a flip camera in an individual’s face and say, “Tell me about what you do,” turned into a repository
online called “Silicon Prairie News”. All Silicon Prairie news was
was a repository for those stories, that energy, and those people
that were changing the face of our city and our community at the time. But what quickly started
as an on-line community, quickly turned into an offline iteration
of that community as well. So, what you’re looking at here,
is a room full of 700 innovators, entrepreneurs, creatives, changemakers from across the city,
the state, and the region. There’s an excitement and an energy to be
a part of something bigger than oneself. Don’t take my word for it; there is people much smarter than I that have studied this
for years and years. One of those individuals is a network scientist
by the name of Ron Burt. What Ron came to find was that networks
and people’s success is defined by the size and openness of one’s network. So what does that mean? What we’re looking at here is a cluster,
another term from network science. People form clusters. If you’re born a democrat,
you’re probably going to stay a democrat. If you go to a certain school, you’re in a cluster
with other individuals at the same school. So, this is the old paradigm. And if you look at the individual,
or the dot in the middle, generally in life, we stay within clusters
that we feel comfortable with; there is a sense of security,
there is a sense of affinity, there is a confidence in being a part
of something where we feel the same, and we feel like others. But to flip it on its head, this is the new paradigm to networking
and to relationship building; it’s one where the information is free, it’s one where the information
is shared with other networks, and other clusters, and not
held captive within one cluster. Another concept is this idea to look at oneself
as a broker or a connector. That is an overused term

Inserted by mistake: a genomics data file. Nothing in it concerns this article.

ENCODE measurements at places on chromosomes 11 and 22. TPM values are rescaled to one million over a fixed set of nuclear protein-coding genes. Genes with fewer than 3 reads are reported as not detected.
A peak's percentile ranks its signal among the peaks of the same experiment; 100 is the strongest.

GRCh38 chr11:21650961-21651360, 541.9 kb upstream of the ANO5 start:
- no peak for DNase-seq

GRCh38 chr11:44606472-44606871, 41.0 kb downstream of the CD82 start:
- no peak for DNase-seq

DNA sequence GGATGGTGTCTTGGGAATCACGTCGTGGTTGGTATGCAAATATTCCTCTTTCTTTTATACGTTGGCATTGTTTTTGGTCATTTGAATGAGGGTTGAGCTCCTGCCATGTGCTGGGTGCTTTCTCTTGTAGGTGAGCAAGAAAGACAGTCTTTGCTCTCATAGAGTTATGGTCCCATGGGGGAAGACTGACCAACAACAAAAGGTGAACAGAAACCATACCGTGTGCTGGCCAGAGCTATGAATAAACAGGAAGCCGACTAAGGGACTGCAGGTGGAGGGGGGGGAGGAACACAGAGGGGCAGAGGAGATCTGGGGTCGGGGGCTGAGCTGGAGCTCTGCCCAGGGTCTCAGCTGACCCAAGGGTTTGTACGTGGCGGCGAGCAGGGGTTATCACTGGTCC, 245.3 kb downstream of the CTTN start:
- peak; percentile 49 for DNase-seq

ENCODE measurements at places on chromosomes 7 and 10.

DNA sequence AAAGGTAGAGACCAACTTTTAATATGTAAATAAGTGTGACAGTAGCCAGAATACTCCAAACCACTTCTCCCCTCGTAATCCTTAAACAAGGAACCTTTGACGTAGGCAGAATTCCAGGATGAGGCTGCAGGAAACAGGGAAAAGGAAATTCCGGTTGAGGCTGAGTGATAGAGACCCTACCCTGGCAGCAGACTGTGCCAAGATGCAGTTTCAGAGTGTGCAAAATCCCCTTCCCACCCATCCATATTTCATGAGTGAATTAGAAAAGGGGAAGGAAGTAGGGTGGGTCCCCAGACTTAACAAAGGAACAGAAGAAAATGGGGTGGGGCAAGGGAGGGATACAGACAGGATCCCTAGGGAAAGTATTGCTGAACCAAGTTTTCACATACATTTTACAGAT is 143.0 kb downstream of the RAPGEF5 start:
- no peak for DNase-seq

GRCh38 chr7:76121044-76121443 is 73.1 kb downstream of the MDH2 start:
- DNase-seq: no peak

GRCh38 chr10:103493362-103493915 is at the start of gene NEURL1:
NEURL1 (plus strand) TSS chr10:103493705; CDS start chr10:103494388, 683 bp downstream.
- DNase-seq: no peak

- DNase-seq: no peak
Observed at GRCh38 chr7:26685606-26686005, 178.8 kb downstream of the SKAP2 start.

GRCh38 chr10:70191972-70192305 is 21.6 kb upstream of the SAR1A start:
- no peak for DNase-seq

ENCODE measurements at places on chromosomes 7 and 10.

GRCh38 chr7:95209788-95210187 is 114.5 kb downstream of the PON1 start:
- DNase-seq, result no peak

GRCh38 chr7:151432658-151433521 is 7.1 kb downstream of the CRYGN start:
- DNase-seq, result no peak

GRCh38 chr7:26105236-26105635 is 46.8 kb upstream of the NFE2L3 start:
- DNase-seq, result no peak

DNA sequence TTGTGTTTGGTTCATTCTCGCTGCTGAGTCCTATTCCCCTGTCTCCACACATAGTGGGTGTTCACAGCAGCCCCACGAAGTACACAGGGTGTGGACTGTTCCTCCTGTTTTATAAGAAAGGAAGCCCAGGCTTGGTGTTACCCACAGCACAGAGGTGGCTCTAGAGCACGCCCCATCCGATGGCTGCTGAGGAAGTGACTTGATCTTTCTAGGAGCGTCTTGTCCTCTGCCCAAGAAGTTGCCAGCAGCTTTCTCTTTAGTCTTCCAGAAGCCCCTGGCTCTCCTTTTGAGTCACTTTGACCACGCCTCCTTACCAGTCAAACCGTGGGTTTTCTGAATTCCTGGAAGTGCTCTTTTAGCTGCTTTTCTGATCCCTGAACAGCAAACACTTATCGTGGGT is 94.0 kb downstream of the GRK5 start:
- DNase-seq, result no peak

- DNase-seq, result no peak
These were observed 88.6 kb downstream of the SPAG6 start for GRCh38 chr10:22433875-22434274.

that you hear quite often, but this idea of brokering or connecting
is extremely powerful. If you look at the two individuals
represented by the red dots, they’re sharing information between
different clusters or different networks. Think about those friends
that always know the greatest music, or the newest book, or the most exciting
movie before anybody else does. They share that information with others. You have to be very confident
to be a broker. There is a confidence
that comes from being a broker and pushing back
against the change and against society. It’s pushing back against
the water and the fish and going against the tide, if you will. It’s easy to stay within one’s network
and one’s cluster, it’s harder to push the change
and push the envelope and go against the grain. I like to think of my life as
how can I spread warmth and generosity to each and every person
that I meet in life. And if you think about it, who doesn’t want to be around somebody
that’s warm, and giving, and caring? At the end of the day, the studies
have shown, science has shown, that people, when you meet
somebody new, and you always measure them
on a sense of warmth and on the sense
of competence or intelligence. Guess which one wins out?
It’s warmth. This is my son. I’m a little biased, I think he is one
of the cutest babies on earth. (Laughter) But with that, I want you to look deeply
into his eyes for a moment. What do you see? I see curiosity, I see an eagerness
and a hunger for life. I want to challenge us all to regain that sense of hunger
and curiosity in life. Curious people are fun,
curious people are present. Curious people are willing
to say, “I don’t know,” or admit when they’re wrong. Curious people are giving.
Curious people are confident, too. At the end of the day, networking
simply is an overused term, but I’d like us to think about it
in three different ways: networking is simply giving
more than getting, it’s listening deeply, and it’s expanding warmth and care
into everyone we meet in life. And at the end of the day,
everyone has a story. The question is: will we listen
long enough to hear it? Thank you. (Applause)

Author: Kevin Mason